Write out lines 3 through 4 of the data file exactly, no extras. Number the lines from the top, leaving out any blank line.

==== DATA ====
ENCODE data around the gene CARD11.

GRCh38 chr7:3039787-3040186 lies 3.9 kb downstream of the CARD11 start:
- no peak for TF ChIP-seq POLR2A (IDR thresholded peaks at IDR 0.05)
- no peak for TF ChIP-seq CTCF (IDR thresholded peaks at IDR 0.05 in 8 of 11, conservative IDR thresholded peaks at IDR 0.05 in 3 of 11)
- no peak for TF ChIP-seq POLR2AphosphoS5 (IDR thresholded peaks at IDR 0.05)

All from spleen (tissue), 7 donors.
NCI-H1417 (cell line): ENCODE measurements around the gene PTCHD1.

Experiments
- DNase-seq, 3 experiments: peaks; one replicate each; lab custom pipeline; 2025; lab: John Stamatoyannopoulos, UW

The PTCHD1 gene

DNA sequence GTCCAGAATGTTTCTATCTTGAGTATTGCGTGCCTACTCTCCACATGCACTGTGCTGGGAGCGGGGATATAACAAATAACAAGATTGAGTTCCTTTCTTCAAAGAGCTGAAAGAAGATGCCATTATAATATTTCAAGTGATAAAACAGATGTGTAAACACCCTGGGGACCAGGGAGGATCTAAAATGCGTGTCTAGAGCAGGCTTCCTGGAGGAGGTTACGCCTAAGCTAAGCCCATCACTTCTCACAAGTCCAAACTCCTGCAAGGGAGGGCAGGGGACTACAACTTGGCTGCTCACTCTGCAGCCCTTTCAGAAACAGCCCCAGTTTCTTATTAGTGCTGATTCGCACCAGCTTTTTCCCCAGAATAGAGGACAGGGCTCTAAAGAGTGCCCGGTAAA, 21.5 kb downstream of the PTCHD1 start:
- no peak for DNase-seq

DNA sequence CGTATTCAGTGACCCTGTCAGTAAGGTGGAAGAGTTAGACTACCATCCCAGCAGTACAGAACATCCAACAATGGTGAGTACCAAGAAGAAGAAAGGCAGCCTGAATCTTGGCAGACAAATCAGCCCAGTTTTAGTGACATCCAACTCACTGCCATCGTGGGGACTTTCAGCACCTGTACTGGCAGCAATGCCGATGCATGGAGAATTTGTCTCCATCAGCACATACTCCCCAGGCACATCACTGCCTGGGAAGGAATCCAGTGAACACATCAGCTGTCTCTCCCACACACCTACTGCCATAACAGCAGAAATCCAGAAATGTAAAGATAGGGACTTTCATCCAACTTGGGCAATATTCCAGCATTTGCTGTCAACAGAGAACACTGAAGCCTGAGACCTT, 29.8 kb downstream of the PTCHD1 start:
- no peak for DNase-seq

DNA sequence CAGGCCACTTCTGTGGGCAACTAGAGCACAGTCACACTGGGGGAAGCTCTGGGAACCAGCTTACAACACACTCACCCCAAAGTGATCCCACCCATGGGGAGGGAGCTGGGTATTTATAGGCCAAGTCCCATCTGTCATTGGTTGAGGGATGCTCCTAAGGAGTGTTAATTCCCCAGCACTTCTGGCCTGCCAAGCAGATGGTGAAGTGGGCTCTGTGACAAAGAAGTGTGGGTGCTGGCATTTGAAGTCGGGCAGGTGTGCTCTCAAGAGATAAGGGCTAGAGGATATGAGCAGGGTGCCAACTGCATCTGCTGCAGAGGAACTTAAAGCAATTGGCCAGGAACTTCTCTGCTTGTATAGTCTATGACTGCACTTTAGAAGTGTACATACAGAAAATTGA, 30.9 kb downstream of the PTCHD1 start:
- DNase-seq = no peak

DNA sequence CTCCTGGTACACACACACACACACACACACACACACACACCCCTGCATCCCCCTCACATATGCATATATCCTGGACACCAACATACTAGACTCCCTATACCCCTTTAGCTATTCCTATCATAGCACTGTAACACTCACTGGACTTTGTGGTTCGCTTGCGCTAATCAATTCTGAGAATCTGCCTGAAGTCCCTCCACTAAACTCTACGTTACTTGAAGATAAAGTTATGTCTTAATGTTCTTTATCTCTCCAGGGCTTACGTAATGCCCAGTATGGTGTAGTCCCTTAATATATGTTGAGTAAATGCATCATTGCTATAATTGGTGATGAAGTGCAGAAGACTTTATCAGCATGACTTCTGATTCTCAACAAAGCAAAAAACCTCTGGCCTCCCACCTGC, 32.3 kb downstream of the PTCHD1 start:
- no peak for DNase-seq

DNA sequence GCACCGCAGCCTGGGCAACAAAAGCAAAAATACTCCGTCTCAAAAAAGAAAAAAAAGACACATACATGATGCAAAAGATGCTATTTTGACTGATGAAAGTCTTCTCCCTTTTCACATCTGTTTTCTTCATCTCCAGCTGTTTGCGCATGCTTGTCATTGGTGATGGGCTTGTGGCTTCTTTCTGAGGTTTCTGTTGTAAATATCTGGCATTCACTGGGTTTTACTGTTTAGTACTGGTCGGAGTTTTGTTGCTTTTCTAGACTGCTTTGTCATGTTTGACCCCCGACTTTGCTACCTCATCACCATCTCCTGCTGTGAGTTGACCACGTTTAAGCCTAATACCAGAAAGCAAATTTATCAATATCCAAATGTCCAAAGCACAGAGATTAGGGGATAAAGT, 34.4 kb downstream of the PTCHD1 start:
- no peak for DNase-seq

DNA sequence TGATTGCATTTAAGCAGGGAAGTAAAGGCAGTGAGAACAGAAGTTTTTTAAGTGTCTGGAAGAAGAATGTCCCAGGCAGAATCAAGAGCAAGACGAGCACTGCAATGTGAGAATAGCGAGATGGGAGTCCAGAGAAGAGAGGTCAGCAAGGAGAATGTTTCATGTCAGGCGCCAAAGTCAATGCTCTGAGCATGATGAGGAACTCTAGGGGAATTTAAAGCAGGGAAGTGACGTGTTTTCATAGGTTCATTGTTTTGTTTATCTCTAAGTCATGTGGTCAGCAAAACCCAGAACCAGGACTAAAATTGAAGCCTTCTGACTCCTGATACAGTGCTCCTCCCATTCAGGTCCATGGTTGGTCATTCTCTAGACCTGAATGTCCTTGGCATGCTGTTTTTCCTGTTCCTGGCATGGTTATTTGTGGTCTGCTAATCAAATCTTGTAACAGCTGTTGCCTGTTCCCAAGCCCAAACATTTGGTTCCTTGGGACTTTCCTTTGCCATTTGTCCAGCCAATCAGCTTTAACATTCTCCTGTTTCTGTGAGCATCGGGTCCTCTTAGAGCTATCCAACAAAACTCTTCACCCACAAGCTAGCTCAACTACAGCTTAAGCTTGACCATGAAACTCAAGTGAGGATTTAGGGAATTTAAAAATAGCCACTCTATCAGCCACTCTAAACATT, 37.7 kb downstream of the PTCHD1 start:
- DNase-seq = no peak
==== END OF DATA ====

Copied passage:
- no peak for TF ChIP-seq POLR2A (IDR thresholded peaks at IDR 0.05)
- no peak for TF ChIP-seq CTCF (IDR thresholded peaks at IDR 0.05 in 8 of 11, conservative IDR thresholded peaks at IDR 0.05 in 3 of 11)